Once the pellets are dry and stripped of most of their moisture content, they are ready to be fried. Pork rinds can be fried in oil or lard at about 360 degrees. The rinds tend to sink when they are first submerged in the oil, but then they pop up and expand.

The pork rinds are then removed from the oil and set to dry. This allows the rinds to inherit their crunchy texture. They are often salted, too.

Nutrition and Net Carbs in Pork Rinds

One of the best things about pork rinds is that they contain no carbs and they are high in fat and protein. This makes them the perfect keto or low-carb food.

It also contains a surprising amount of vitamins and minerals, which makes them a nutritious snack option!

Here is the nutritional breakdown of a 100-gram serving of pork rinds (1):

  • 544 calories
  • 31.3 grams of fat
  • 0 gram of carbs
  • 0 gram of sugar
  • 0 gram of fiber
  • 61.3 grams of protein

Vitamins:

  • Vitamin A: 40 IU (1% RDV)
  • Vitamin C: 0.5 mg (1% RDV)
  • Vitamin E: 0.5 mg (35 RDV)
  • Thiamin: 0.1 mg (7% RDV)
  • Riboflavin: 0.3 mg (17% RDV)
  • Niacin: 1.5 mg (8% RDV)
  • Vitamin B12: 0.64 mcg (4% RDV)
  • Pantothenic acid: 0.43 mg (4% RDV)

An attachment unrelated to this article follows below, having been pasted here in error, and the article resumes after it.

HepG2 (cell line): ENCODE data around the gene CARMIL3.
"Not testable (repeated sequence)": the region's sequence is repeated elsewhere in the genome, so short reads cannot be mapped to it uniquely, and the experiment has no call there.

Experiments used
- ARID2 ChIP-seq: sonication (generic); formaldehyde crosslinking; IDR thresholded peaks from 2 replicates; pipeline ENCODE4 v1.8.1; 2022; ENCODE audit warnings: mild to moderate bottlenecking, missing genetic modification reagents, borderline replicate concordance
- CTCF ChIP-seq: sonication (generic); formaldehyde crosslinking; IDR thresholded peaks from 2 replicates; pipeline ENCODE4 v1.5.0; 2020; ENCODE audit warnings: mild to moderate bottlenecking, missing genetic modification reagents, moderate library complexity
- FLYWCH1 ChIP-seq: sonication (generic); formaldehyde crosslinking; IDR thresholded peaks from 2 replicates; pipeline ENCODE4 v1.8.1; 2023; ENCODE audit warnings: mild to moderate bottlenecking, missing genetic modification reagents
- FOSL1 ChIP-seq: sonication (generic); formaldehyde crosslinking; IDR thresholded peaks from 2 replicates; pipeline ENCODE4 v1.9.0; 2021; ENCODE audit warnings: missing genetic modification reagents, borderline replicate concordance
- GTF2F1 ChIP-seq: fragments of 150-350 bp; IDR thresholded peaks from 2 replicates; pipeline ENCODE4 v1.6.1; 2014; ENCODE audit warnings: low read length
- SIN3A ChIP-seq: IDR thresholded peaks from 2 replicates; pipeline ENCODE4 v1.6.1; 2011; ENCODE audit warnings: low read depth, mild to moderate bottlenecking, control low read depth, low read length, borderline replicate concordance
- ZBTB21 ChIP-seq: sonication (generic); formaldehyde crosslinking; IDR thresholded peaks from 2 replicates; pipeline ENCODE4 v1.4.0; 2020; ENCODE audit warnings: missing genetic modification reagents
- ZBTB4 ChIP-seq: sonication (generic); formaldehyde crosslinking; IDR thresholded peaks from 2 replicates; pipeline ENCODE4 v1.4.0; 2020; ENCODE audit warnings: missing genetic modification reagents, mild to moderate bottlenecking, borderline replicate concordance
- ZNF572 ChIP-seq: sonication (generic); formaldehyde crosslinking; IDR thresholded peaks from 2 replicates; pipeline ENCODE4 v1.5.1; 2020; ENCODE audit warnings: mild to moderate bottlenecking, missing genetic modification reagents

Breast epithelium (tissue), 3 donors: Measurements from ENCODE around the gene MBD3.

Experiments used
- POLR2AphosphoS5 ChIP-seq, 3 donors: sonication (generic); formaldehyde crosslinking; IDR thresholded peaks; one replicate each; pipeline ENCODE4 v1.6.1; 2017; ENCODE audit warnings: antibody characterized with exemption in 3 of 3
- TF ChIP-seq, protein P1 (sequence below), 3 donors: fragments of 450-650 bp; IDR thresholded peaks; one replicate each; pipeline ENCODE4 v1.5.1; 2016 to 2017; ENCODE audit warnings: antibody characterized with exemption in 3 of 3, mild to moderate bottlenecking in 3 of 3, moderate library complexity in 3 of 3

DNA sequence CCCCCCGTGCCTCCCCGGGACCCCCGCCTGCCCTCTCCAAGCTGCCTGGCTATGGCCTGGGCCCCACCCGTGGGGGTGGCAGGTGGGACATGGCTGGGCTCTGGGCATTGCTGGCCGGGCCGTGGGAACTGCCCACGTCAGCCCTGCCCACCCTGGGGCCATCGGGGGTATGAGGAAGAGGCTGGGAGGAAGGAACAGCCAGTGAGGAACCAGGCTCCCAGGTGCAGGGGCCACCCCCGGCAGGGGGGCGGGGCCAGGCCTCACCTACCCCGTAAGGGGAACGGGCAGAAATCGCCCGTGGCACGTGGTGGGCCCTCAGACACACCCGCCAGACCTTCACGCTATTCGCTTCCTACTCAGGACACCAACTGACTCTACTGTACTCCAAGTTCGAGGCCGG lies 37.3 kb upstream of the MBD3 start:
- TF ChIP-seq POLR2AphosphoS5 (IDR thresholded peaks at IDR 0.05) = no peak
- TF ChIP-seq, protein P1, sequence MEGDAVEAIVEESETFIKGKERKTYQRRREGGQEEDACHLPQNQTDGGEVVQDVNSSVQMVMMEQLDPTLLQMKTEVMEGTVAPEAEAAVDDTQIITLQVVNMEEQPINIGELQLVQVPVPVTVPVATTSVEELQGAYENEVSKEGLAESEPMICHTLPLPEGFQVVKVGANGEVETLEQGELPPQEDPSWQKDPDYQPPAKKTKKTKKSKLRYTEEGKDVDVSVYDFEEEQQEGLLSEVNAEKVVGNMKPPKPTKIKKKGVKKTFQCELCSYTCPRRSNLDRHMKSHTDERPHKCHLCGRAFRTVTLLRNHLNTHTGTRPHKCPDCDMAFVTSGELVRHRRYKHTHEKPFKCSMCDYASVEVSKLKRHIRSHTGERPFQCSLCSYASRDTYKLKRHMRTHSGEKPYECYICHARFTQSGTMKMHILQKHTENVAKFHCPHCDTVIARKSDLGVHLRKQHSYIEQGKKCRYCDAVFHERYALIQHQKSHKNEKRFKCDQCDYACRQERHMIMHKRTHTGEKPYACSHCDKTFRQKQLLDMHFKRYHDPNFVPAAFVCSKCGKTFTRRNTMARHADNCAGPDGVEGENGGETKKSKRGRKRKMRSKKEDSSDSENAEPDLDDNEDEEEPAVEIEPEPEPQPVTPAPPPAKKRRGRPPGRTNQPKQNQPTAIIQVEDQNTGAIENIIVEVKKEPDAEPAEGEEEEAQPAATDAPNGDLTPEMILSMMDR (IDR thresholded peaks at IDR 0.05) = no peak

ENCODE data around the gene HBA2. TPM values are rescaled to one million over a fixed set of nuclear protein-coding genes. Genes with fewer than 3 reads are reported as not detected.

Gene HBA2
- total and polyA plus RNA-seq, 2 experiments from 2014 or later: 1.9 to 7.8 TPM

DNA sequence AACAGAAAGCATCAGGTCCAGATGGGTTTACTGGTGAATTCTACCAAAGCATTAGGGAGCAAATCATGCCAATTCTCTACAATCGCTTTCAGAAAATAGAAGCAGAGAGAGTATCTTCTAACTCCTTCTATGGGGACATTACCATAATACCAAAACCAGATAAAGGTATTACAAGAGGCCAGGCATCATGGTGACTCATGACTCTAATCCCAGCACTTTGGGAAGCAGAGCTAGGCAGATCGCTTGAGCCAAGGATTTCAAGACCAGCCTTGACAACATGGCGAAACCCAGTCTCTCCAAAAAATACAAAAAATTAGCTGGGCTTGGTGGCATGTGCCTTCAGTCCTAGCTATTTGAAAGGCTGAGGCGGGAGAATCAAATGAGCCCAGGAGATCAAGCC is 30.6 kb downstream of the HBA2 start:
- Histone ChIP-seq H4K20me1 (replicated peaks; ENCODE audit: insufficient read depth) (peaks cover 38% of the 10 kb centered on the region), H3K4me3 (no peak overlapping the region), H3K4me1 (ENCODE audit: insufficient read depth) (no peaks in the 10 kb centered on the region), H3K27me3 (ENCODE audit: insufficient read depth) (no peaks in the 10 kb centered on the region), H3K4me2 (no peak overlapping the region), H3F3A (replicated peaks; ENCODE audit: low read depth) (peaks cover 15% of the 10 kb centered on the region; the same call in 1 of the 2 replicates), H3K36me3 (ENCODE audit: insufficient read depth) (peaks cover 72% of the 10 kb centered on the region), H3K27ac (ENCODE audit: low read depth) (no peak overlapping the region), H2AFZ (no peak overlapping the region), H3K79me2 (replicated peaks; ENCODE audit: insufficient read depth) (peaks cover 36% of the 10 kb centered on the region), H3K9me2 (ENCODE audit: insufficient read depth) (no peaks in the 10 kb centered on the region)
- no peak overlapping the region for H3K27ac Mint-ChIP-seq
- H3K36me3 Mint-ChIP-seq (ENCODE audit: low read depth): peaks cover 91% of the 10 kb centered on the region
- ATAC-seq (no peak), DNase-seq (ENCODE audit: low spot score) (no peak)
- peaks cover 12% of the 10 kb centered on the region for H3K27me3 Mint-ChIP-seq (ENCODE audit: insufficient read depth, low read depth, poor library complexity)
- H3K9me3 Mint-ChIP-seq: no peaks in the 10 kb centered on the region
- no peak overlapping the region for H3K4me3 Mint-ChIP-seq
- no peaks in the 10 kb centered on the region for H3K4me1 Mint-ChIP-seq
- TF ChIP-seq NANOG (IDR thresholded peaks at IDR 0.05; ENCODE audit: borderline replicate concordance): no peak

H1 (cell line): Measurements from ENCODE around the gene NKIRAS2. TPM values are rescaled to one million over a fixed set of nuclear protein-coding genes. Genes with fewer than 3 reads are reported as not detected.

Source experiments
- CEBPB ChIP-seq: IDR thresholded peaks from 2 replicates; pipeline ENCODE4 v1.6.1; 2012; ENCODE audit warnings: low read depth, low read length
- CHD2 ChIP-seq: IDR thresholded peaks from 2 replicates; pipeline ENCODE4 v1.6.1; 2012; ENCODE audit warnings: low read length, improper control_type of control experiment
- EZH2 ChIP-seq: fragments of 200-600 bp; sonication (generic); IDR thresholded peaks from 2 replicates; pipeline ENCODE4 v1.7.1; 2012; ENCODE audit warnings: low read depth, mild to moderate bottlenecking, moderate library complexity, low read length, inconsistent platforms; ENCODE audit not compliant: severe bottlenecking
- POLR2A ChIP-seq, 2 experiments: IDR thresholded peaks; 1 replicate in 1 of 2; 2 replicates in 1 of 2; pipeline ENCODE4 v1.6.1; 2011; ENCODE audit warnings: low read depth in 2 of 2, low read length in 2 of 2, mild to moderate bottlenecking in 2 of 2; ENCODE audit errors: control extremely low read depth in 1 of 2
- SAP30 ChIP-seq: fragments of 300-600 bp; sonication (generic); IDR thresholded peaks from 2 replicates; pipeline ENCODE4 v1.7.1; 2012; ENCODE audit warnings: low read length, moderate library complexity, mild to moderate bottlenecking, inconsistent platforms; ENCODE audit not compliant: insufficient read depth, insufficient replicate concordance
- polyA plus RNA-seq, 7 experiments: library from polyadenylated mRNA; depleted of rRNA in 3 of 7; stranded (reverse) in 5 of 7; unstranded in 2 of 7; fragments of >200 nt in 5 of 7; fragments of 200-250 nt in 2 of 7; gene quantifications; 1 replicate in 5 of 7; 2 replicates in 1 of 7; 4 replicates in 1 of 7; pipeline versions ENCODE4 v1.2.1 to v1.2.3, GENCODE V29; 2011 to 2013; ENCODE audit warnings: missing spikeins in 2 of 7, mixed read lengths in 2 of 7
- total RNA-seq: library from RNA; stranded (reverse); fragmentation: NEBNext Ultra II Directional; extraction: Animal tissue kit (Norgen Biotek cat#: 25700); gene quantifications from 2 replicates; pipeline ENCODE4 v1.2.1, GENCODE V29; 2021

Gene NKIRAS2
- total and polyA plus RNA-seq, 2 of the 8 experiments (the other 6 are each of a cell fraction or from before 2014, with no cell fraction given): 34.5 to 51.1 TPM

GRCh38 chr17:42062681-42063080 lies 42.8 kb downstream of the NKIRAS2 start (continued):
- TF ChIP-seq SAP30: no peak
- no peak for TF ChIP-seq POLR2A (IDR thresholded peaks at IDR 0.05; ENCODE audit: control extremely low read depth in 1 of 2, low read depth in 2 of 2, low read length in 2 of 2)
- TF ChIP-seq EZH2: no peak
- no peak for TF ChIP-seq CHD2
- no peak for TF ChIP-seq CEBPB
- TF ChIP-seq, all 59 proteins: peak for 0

Minerals:

  • Calcium: 30 mg (3% RDV)
  • Iron: 0.9 mg (5% RDV)
  • Magnesium: 11 mg (3% RDV)
  • Phosphorus: 85 mg (9% RDV)
  • Potassium: 127 mg (4% RDV)
  • Sodium: 1818 mg (77% RDV)
  • Zinc: 0.56 mg (4% RDV)
  • Copper: 0.1 mg (5% RDV)
  • Manganese: 0.069 mg (3% RDV)
  • Selenium: 41 mcg (59% RDV)

Are Pork Rinds Keto-Friendly?

Pork rinds are very keto-friendly because they contain no carbs and are high in fat. This helps propel you into ketosis. They’re also a good source of protein, too.

If you’re buying store-bought brands of pork rinds, then there are a few things you’ll want to keep in mind. Sometimes store-bought brands of pork rinds contain cheap vegetable oils and added sugars.

Some manufacturers use canola, soybean, or other vegetable oils to keep the price of their product down. These oils are highly inflammatory and should be avoided.

Other products add breading, preservatives, and added sugar to further enhance the shelf life and flavor of the rinds. You’ll want to make sure to avoid these cheaper versions of pork rinds and find a brand that uses high-quality oils, sea salt, maybe some spices, and nothing else.